Dating in high school can sometimes seem like a game. Indeed, there are many aspects of teenage relationships that are entirely unique to our age group. There’s a heavy reliance on technology for communication, with texting and social media especially used to flirt. More often than not, a relationship these days begins with some form of virtual communication. With this constant stream of chatting, the line between friendship and romance is often blurred. Deciphering the true intention behind a message can get tricky without cues like facial expression, or tone, and often times, this can lead to something referred to as “leading on.” In this situation, one person is flirting with another without looking for a relationship, though the recipient of the flirting assumes that a relationship is being promised. In general, girls are considered to be reckless, irresponsible, or cruel if they lead a guy on. But is this fair judgement? Does “leading on” really deserve the negative connotation that it has received?
Picture this: a guy and a girl are close friends, talking frequently in and out of school. As their friendship grows, the guy develops feelings for the girl,who is a notorious flirt. He makes his affection clear, and although the girl is not interested in him, she continues to flirt for months. Is anyone in the wrong here? When a similar situation happened at my school, many people felt sympathy for the boy, saying he was mislead and made to think that this girl had a romantic interest in him, and the girl was criticized for treating him that way. I felt more conflicted when evaluating the situation.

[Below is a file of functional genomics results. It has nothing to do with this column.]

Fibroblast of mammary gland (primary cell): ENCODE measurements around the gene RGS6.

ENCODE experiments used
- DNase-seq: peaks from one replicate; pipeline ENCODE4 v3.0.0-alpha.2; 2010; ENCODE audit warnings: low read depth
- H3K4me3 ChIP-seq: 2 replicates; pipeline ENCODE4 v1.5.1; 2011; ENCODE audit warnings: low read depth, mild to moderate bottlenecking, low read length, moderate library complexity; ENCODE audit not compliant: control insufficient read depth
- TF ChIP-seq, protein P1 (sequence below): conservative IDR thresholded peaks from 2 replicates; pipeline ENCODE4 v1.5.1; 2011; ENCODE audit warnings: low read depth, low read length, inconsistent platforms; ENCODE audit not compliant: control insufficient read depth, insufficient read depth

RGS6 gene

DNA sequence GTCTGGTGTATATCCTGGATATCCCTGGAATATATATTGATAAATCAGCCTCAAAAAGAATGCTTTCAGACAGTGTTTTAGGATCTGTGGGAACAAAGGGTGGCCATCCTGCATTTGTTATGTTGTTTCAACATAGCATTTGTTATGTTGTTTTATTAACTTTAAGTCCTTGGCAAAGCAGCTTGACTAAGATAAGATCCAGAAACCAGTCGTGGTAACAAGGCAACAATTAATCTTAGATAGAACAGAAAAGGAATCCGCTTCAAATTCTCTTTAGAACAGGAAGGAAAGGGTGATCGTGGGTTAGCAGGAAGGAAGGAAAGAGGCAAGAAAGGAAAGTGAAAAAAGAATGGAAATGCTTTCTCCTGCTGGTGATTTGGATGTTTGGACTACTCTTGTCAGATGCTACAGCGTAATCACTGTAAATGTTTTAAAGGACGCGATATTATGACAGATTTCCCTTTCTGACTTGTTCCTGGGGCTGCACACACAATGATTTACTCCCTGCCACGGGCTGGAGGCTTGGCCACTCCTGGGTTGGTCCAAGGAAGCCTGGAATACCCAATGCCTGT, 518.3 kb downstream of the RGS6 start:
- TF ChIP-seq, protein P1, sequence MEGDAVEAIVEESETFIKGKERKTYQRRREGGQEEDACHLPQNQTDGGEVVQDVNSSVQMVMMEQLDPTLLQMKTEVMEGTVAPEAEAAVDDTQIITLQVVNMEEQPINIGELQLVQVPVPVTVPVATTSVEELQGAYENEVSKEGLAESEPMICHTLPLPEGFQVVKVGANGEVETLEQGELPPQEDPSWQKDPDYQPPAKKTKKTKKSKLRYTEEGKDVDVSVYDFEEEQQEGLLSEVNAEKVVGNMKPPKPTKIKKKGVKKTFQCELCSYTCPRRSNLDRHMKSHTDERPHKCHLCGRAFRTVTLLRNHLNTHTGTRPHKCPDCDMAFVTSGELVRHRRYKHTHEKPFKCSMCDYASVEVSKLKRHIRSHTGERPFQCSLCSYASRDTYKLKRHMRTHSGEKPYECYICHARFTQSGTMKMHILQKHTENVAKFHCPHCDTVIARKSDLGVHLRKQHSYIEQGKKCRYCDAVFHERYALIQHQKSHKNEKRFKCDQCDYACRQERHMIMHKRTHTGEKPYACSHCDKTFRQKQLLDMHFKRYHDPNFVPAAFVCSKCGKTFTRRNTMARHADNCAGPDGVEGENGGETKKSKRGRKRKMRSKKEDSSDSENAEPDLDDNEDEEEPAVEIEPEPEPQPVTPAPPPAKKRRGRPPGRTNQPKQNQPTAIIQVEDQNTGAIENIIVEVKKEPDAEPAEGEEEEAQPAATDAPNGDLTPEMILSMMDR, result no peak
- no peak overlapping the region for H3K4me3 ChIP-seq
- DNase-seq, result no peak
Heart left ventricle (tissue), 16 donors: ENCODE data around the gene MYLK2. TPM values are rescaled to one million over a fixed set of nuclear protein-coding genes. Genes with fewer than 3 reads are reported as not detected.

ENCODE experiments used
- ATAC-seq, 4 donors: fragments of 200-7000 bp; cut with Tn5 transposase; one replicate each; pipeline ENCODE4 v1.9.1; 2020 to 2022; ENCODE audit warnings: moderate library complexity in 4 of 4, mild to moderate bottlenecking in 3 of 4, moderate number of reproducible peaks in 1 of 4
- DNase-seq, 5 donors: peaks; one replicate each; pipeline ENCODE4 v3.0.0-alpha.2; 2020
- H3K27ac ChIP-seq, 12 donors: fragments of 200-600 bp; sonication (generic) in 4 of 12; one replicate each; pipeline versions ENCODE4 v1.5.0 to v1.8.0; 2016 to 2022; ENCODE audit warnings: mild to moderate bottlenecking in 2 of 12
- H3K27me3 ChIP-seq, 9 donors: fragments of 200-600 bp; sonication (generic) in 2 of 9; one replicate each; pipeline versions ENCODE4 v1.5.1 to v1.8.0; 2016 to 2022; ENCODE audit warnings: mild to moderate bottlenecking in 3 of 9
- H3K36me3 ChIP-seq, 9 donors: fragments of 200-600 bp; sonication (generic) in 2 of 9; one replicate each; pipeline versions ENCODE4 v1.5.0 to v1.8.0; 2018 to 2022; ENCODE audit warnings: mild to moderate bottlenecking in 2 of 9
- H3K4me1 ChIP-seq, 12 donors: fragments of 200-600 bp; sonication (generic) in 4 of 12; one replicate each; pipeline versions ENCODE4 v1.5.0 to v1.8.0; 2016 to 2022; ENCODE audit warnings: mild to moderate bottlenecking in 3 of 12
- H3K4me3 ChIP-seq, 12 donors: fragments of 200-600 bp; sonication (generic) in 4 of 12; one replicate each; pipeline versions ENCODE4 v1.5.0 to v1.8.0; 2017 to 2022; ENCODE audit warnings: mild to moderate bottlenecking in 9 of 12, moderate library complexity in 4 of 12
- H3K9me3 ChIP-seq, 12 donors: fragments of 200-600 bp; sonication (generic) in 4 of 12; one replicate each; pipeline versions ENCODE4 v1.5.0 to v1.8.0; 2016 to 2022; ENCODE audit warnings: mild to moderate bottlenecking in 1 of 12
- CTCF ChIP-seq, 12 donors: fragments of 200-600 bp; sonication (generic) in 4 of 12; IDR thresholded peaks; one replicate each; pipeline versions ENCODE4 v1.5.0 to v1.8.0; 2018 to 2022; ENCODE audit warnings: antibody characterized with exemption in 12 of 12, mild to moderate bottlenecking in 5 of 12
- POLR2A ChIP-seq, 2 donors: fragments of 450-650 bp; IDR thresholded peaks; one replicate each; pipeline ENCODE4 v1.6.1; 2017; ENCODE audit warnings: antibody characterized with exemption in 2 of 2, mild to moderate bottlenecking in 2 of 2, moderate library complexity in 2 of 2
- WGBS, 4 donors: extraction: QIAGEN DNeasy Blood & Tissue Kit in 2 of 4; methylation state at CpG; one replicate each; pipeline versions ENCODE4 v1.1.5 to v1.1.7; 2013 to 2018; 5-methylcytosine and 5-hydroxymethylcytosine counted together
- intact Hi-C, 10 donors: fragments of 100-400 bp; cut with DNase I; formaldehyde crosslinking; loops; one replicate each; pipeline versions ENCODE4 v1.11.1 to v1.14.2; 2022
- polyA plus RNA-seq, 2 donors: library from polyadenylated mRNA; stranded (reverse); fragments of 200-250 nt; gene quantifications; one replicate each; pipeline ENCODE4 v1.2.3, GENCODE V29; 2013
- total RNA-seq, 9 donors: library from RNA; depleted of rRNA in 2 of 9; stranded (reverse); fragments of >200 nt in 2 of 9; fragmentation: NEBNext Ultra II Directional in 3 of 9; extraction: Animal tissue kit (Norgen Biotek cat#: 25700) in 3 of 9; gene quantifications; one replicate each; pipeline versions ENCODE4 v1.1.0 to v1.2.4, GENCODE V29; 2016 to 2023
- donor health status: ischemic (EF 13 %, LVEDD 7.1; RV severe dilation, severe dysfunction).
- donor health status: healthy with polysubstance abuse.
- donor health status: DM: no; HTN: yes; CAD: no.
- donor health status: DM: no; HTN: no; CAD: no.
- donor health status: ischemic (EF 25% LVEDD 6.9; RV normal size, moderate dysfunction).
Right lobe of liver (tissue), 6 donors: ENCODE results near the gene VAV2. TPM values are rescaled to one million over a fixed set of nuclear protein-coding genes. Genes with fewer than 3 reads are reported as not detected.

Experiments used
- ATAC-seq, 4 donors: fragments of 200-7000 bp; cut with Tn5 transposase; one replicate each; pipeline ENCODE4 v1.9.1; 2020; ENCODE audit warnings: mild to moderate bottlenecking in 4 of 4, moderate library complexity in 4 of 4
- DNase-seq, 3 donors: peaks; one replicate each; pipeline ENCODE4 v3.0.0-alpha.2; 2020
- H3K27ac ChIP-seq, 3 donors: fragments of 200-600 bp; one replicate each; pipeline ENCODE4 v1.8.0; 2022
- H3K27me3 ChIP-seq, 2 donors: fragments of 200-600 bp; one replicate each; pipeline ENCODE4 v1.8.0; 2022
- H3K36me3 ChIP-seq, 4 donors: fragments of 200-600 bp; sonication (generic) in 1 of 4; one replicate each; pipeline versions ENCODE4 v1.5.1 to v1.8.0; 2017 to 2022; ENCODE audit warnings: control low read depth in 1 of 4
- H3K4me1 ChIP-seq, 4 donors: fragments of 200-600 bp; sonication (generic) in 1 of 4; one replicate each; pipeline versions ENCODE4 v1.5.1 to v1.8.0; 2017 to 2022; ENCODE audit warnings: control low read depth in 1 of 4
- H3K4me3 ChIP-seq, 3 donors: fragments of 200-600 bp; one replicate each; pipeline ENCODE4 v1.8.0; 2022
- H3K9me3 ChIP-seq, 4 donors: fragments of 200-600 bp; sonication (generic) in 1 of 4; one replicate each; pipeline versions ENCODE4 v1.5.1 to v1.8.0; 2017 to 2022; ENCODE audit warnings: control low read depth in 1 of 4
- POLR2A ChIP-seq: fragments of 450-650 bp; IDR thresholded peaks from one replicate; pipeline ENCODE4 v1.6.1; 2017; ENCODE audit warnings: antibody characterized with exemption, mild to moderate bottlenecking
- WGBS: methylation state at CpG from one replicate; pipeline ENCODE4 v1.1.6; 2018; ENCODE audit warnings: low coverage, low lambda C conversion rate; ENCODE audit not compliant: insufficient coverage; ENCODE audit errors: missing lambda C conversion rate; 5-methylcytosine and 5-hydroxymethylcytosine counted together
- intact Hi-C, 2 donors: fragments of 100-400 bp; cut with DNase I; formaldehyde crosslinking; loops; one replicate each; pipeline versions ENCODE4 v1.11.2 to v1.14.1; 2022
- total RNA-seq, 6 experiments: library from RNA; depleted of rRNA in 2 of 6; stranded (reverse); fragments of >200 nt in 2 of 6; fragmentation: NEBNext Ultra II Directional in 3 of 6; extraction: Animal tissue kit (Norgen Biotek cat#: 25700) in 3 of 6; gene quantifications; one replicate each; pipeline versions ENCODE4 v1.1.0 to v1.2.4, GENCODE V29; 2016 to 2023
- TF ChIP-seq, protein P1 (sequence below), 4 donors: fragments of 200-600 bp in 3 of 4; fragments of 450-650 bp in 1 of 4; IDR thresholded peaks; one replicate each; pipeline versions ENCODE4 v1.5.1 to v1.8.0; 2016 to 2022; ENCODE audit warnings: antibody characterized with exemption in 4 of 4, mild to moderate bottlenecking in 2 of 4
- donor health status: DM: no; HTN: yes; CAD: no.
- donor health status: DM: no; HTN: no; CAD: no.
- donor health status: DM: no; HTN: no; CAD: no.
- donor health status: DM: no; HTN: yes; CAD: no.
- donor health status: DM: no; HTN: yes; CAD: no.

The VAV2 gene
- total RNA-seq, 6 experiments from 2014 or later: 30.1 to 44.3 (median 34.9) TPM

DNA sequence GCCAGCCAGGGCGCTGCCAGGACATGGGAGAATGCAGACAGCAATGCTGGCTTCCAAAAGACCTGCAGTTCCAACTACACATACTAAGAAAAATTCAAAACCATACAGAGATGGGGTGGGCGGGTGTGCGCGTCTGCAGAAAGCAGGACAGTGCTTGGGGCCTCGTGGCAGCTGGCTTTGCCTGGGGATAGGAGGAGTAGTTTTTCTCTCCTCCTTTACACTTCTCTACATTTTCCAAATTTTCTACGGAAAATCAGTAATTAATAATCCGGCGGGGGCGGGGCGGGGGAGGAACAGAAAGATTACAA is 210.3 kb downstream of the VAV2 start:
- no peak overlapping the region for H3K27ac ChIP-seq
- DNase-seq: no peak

There often seems to be a sense of entitlement in relationships like this, wherein a boy feels that a girl is obliged to date him if she demonstrates some interest. Not to get all feminist here (okay, I’m going to get all feminist), but there is a double standard at work. This feeling of entitlement certainly doesn’t exist for females. In this situation, with a boy pursuing a girl, he was viewed as sincere and mistreated. If the situation were reversed, however, with a girl eagerly pursuing a male, it would not be interpreted in the same way, with words like “desperate” and “obsessed” likely getting tossed around. Despite the unequal standards set for boys and girls in the romantic arena, many continue to accept these gender expectations.
Students have differing views on “leading on.” Carol, a high school senior, originally felt that it was a mean thing to do to another person. Upon further reflection, though, she concluded that the term was a bit unfair. “I almost feel like ‘leading on’ is a phrase reserved for when people don’t get what they want,” she says. “And it is associated with girls a lot, now that I think about it. People definitely claim that girls are leading a guy on, much more often than the other way around.”
Kelsey, a college freshman, expressed strong views from the start. “There’s no such thing as leading on,” she says. “A girl never has any obligation to date a guy. And vice versa, for that matter. Flirting is just a part of life.” In her opinion, it indicates nothing more than a slight interest.
When it comes down to it, much of this dilemma can be eliminated through simple communication. If you aren’t interested in dating someone, say so. It can only save both of you from confusion and misunderstanding in the long run. But if someone is flirting with you, it doesn’t necessarily mean they want a relationship; Some people can’t help but flirt, and others aren’t interested in dating at all. Whether or not “leading on” is a real thing, there’s no denying that being rejected hurts. Honesty really is the best policy, and the best way to ensure that you both make it out of the situation as friends.